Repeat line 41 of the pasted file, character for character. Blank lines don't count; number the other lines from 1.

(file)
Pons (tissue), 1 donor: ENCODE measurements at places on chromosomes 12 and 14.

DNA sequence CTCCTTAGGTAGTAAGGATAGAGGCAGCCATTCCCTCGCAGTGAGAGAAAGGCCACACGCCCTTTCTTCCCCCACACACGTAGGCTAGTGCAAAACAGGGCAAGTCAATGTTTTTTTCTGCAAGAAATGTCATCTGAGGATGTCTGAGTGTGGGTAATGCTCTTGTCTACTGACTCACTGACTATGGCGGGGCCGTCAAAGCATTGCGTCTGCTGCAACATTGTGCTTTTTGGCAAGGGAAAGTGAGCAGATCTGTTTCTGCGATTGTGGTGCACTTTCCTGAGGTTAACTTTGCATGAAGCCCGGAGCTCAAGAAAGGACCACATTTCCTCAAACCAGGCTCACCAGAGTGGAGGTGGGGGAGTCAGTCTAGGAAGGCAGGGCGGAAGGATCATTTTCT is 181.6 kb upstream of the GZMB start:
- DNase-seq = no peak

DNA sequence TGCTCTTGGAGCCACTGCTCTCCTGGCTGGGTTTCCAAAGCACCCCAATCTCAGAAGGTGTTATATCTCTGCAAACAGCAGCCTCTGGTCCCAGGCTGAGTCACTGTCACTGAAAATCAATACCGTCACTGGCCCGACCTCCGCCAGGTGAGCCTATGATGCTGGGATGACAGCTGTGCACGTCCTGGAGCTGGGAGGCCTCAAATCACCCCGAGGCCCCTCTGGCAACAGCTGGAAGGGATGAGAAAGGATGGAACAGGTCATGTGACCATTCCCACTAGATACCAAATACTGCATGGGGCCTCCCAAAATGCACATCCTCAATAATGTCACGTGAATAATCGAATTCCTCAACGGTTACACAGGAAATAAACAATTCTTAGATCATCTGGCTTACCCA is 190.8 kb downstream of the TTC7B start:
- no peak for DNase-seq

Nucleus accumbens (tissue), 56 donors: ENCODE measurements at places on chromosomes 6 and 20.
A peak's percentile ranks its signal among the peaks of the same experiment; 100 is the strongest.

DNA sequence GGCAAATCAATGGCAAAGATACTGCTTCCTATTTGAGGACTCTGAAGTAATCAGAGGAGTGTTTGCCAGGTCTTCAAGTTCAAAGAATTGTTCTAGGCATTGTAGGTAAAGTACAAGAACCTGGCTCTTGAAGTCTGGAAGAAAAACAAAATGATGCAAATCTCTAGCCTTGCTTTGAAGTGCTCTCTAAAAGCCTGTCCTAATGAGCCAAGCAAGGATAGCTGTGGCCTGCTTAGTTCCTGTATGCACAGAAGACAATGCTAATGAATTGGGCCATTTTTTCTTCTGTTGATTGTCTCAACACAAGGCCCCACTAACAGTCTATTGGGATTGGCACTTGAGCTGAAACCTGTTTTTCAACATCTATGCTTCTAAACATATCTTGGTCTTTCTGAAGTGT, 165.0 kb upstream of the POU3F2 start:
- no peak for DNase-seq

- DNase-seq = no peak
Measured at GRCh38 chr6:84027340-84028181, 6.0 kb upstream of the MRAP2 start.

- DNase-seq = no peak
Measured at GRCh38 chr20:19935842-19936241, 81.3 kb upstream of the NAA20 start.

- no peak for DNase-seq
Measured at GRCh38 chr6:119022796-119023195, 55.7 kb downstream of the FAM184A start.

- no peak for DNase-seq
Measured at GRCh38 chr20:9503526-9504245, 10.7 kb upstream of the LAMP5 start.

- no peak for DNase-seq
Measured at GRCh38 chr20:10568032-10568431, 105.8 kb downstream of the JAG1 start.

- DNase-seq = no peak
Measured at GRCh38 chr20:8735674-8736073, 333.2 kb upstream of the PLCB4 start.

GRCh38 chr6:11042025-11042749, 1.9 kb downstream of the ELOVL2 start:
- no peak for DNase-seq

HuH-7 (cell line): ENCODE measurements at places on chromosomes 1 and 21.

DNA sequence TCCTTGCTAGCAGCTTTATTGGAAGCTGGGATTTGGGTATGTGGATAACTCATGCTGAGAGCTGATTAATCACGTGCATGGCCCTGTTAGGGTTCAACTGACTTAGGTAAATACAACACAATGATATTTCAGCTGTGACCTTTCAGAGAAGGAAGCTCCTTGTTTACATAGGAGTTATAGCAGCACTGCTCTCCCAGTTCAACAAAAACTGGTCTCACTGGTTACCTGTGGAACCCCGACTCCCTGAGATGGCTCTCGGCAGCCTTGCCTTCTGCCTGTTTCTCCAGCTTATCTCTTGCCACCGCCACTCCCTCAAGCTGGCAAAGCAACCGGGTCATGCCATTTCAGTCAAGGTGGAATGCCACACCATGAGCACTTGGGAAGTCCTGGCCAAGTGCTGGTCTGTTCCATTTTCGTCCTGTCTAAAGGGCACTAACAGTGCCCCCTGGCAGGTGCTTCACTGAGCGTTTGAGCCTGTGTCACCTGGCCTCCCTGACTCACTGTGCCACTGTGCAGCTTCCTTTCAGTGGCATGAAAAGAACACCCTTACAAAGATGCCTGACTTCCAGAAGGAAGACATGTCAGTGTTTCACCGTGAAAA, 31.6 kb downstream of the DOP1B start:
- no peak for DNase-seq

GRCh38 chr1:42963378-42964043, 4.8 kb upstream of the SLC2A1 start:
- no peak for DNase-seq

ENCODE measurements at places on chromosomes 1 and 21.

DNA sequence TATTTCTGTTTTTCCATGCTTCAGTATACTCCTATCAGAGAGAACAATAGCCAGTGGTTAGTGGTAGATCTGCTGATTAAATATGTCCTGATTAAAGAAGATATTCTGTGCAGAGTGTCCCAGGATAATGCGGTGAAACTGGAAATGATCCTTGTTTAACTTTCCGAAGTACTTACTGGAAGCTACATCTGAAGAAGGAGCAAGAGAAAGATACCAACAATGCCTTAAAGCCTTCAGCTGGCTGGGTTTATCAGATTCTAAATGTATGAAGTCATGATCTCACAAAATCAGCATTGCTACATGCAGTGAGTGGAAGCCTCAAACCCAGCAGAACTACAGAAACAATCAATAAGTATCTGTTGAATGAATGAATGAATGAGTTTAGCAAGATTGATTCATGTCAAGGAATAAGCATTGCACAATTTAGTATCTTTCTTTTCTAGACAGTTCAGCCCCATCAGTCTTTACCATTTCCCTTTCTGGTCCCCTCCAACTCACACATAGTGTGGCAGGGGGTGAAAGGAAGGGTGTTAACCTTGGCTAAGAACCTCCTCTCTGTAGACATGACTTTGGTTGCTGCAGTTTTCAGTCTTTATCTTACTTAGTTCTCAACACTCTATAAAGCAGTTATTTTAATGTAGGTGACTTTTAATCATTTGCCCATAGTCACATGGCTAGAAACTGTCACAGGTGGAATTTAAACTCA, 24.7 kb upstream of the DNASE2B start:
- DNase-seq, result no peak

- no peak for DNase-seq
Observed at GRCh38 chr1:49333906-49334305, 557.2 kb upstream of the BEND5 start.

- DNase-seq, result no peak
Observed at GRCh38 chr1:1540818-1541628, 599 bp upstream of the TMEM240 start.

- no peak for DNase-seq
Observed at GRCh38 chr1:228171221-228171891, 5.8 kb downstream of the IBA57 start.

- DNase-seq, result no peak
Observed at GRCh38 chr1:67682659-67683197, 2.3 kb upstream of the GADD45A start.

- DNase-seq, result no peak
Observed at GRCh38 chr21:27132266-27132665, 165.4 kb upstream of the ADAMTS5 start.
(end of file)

Observed at GRCh38 chr21:27132266-27132665, 165.4 kb upstream of the ADAMTS5 start.